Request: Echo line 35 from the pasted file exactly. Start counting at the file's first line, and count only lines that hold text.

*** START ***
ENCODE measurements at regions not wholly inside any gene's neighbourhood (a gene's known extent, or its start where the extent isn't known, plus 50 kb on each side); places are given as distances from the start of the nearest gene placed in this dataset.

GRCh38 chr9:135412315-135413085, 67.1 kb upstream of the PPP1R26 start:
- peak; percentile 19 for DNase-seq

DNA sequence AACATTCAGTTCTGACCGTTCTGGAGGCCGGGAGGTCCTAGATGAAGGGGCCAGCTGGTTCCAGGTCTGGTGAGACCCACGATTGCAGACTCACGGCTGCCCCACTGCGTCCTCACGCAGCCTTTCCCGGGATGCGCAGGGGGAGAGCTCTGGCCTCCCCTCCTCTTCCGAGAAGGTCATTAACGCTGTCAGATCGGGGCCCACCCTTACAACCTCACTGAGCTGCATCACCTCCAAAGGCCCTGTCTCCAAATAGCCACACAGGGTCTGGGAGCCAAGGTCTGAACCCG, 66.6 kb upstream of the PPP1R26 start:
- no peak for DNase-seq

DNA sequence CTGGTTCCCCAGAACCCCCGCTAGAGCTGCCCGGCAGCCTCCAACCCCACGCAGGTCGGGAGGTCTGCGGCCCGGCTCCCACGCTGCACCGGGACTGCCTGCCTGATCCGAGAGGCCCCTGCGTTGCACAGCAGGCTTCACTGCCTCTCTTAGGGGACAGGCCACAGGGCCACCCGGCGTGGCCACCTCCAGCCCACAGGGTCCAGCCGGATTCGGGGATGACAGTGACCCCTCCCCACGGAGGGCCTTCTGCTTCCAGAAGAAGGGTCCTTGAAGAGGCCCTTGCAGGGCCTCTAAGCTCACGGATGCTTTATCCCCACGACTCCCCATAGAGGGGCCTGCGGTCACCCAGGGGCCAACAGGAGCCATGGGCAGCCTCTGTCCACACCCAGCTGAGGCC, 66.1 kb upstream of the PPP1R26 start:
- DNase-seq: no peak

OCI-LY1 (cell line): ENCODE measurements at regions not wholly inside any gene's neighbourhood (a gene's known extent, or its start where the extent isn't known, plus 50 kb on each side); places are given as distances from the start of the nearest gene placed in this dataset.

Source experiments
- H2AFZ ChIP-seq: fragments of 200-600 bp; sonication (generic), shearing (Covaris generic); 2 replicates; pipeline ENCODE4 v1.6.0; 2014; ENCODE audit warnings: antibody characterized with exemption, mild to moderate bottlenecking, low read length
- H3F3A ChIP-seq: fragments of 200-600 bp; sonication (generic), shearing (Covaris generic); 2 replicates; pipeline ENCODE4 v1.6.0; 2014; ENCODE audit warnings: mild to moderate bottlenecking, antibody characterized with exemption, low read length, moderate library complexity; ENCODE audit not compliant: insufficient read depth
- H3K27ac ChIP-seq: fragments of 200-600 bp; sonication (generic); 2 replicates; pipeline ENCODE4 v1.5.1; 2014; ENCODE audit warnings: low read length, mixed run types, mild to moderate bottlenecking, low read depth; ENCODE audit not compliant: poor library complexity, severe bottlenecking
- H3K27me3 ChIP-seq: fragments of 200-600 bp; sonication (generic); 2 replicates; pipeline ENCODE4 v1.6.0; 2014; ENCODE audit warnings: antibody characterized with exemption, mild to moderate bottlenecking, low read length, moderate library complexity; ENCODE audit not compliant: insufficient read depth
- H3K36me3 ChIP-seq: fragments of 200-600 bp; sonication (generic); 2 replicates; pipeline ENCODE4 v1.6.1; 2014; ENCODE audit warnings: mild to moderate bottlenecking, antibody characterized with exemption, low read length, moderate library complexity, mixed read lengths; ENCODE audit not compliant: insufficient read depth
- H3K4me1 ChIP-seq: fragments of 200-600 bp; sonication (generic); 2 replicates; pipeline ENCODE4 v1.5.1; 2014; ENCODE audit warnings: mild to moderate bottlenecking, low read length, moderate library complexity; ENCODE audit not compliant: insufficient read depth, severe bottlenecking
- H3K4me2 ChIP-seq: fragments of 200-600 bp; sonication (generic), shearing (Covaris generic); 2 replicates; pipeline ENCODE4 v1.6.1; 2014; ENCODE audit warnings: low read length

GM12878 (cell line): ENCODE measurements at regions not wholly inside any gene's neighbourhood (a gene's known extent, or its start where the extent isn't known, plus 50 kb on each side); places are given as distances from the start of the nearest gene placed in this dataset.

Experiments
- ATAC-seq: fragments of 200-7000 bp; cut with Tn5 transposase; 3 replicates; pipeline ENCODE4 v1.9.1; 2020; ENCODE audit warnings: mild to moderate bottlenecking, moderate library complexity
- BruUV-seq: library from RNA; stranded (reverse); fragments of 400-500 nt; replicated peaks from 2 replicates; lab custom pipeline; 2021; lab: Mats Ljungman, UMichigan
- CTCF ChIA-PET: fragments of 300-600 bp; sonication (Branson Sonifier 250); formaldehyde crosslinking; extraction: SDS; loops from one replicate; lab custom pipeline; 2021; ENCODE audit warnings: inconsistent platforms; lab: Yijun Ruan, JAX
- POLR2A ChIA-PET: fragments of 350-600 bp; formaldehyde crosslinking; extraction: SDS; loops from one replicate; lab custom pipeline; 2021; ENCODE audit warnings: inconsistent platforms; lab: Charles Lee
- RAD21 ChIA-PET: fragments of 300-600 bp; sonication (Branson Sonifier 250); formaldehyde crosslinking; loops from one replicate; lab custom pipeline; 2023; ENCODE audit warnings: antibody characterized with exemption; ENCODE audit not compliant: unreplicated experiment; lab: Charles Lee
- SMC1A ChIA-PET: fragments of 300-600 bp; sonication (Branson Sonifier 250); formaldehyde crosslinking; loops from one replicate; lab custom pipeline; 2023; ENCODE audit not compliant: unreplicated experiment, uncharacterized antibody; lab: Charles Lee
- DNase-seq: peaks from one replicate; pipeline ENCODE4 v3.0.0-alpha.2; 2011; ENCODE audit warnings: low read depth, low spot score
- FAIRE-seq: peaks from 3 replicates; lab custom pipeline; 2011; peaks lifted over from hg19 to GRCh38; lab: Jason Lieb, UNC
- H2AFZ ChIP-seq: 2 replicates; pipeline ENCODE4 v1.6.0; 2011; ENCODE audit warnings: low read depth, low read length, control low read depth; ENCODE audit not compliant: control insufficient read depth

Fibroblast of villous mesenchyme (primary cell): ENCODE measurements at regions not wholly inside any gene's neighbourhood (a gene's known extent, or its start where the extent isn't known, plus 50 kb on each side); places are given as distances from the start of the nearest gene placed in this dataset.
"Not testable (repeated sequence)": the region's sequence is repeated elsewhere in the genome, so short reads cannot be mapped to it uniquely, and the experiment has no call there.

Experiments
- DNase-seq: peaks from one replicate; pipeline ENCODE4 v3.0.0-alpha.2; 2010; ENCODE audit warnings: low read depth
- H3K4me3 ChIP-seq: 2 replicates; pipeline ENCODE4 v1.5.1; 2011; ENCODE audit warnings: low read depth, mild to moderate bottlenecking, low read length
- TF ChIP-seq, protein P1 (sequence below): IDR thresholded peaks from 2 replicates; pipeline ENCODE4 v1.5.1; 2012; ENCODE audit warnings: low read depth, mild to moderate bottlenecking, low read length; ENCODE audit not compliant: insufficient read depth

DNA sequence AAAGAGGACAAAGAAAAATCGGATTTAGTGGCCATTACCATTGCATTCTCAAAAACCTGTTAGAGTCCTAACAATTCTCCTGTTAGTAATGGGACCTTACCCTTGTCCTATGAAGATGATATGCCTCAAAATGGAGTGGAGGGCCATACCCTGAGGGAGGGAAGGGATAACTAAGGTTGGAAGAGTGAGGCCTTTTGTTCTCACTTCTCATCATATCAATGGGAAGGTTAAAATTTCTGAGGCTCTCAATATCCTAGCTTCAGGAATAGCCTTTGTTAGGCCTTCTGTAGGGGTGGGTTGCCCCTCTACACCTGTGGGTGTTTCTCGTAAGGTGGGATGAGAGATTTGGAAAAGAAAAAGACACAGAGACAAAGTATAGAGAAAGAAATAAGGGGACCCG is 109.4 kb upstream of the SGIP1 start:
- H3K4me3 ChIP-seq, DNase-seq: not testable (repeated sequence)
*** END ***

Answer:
- H3K4me3 ChIP-seq, DNase-seq: not testable (repeated sequence)